Next school year, Dickinson Public Schools will begin a three-year implementation period for its 1:1 technology initiative, in which every student grades 2-12 will receive a Chromebook for school use.
"This next year, we’ll focus on 6th through 12th grade, primarily because a lot of our 6th grade already had some technology available, so it will be a relatively seamless venture," said Superintendent Shon Hocker.
The second year, grades 4 and 5 will receive their tech, and the third year, grades 2 and 3 will receive theirs.
High schoolers and middle schoolers will be able to take theirs home, though the elementary school Chromebooks will likely stay at school.
"I would imagine that most of the time, the computers would stay at the schools at the elementary levels and remain charged there, but certainly the door’s open in the event you’re a fourth grade teacher, and you’re wanting to do a project that’s going to require your kids to maybe have the ability to do some technology stuff after hours, then certainly we want to be able to send those devices home with those kids at that time," Hocker said.
Kindergarten and first grade students will have access to Chromebooks, as well, but in class sets, Hocker said.
The students will have the same Chromebook for four years; after which, they will receive a new one.
"It will also, I think, help kids take care of them because they know that they’re going to be using the same ones for four years, so don’t ruin it," Hocker said.
Students will be responsible for replacing their Chromebook if it becomes broken.
"They’ll all have cases so that they’ll be drop protected from minor accidents. Obviously if you chuck it across the room and really break it, you’ll be responsible to replace that, but that’s no different than a textbook," Hocker said.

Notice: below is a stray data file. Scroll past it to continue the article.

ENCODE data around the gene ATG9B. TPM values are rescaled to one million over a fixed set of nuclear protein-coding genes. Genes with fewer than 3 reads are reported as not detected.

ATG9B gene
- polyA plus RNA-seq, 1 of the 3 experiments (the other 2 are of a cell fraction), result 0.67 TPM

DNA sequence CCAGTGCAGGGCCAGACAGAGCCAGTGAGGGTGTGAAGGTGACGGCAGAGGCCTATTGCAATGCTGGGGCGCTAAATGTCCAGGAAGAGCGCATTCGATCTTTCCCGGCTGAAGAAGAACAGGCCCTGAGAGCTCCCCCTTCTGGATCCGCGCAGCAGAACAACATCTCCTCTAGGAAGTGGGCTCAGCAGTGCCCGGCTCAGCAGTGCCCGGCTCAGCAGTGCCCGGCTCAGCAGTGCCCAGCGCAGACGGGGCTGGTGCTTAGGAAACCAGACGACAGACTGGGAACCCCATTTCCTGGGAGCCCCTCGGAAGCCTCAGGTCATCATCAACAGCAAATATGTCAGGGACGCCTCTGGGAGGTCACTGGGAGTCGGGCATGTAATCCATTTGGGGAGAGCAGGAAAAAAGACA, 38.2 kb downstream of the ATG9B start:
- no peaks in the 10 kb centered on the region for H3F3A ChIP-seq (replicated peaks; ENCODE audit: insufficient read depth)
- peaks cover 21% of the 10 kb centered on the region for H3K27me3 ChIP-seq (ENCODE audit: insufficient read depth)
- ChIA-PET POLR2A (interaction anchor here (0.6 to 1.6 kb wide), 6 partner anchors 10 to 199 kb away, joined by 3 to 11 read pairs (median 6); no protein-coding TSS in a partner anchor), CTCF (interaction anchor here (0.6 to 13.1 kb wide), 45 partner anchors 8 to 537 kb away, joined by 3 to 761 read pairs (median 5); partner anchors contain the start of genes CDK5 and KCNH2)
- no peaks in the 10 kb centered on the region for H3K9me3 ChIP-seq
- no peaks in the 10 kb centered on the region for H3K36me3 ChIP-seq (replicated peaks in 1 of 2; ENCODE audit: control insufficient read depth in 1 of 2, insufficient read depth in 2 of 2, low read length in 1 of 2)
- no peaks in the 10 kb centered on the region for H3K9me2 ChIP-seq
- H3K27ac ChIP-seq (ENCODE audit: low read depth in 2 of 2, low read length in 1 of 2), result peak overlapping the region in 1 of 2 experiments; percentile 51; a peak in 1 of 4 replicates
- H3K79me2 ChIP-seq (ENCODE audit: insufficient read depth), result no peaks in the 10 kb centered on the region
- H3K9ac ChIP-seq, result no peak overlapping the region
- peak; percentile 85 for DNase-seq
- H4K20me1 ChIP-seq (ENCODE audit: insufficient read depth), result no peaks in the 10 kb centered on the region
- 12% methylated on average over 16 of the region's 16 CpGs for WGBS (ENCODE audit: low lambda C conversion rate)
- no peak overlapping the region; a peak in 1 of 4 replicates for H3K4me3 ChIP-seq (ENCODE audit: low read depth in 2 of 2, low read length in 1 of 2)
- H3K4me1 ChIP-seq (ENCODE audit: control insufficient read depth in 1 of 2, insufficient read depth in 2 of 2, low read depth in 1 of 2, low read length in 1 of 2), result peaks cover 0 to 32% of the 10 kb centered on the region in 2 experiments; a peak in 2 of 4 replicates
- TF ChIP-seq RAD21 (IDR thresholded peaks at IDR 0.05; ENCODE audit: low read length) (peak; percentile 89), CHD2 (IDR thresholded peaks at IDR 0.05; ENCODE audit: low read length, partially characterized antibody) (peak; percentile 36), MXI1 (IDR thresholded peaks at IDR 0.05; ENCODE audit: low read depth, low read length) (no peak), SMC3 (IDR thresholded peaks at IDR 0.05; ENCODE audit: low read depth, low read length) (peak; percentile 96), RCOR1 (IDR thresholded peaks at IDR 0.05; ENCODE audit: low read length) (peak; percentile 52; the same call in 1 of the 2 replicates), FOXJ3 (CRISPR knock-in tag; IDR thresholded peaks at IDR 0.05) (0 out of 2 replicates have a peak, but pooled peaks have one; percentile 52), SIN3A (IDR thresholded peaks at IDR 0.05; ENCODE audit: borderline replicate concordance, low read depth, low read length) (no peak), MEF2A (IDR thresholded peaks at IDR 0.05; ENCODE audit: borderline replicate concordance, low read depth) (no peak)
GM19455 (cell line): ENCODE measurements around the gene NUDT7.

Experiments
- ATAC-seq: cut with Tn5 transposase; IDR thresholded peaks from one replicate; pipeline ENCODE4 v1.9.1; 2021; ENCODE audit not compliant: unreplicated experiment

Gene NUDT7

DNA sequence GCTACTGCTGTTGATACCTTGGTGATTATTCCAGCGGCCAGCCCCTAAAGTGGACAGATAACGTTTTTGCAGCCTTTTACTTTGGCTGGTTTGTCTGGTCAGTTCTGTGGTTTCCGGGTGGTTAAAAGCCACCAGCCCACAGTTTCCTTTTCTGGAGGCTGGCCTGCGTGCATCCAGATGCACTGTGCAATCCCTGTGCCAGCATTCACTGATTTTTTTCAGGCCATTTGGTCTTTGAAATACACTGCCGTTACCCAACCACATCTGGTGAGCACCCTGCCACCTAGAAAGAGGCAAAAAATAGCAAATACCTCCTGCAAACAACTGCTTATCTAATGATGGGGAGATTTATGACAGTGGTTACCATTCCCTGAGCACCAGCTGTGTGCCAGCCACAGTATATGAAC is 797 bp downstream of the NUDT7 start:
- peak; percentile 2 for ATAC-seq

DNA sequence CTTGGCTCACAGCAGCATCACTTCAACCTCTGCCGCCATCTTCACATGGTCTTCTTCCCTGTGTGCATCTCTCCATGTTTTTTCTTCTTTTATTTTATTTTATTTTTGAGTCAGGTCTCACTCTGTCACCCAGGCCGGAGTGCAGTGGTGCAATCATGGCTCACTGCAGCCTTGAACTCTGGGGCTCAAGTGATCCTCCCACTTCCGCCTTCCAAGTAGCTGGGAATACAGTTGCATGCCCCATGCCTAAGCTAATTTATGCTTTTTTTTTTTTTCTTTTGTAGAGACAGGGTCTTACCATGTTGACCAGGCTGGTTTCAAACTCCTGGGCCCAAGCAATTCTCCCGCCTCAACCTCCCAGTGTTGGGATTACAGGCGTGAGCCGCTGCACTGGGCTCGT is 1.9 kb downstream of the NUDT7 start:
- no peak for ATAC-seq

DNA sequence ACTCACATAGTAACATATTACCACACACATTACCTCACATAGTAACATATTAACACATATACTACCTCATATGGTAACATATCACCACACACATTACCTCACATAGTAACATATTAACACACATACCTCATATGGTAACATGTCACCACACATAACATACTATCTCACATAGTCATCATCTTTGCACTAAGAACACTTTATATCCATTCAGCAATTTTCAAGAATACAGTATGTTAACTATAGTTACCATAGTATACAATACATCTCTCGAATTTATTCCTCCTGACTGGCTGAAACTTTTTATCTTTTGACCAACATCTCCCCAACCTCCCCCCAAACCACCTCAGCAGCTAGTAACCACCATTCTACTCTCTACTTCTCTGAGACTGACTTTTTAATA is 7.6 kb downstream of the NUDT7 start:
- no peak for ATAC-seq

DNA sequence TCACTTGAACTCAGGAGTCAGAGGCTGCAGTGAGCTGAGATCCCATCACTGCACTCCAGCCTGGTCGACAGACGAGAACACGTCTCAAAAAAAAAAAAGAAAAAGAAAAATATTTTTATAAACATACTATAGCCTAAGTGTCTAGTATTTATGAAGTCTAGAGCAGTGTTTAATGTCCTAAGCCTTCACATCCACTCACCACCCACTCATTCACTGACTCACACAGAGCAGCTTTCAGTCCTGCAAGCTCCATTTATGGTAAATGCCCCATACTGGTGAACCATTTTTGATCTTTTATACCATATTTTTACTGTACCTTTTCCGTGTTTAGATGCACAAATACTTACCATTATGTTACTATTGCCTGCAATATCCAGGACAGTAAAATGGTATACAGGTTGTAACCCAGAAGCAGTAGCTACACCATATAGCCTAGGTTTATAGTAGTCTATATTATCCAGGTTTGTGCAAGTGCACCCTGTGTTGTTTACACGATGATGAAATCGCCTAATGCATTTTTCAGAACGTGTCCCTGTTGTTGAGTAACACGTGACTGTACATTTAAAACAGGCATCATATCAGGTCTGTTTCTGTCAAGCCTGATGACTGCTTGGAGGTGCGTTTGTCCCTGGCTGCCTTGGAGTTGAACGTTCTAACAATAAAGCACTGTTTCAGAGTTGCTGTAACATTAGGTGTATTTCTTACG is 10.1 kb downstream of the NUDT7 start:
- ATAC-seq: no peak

At the end of the four years, students will receive a new Chromebook, and the old ones will become available for either them or the supplier to purchase, though those plans are not yet complete.
To help ease the transition, the district is hiring three teachers - one for elementary, one for middle and one for high school - to assist with the technology.
"Those three right now will be a great resource to our teachers as they build their plans and implement their technology initiatives," Hocker said.
Hocker said the district will take into account the internet accessibility of its students when determining what assignments can be required, though the details are still being worked out.
"We can’t blatantly assume that 100 percent of our families have internet at home, so we have to be careful with requiring kids to have internet ... High school level is a little bit easier for us because there are places all over town that offer free wifi, many of the restaurants offer free WiFi and you could go there and do your homework if you wanted to. Course the library’s in town and places like that. Usually the kids at the high school level are a little more mobile and they can get to places," he said.
Hocker said the 1:1 initiative will help the school move toward personalization of education.
"The goal with all of this is to empower our kids. It's all about taking on your own learning ... You need to be able to leverage some of the technology resources to create that flexibility within your day, so that as a teacher, you don't necessarily have to take all 25 kids and try to move them along at the same pace and at the same rate. We just know that kids aren't like that," he said. "That works for some of them; it might work for 60 or 80 percent of them, but there's still ... some other percentage of kids that need something else - a little more time, they need to revisit something in a different way. We need to open those doors for those kids."
He thinks it will come with some other benefits, too.
"I think that will be nice. No more needing to make an appointment to go to a computer lab to do some computer work. You'll have the technology right there ... save some trees, save some copy machines, hopefully saves us some overall expenses down the road, too, that will help offset the cost of the devices," he said.
The district is still working on all of the details, which will be made available in time for registration.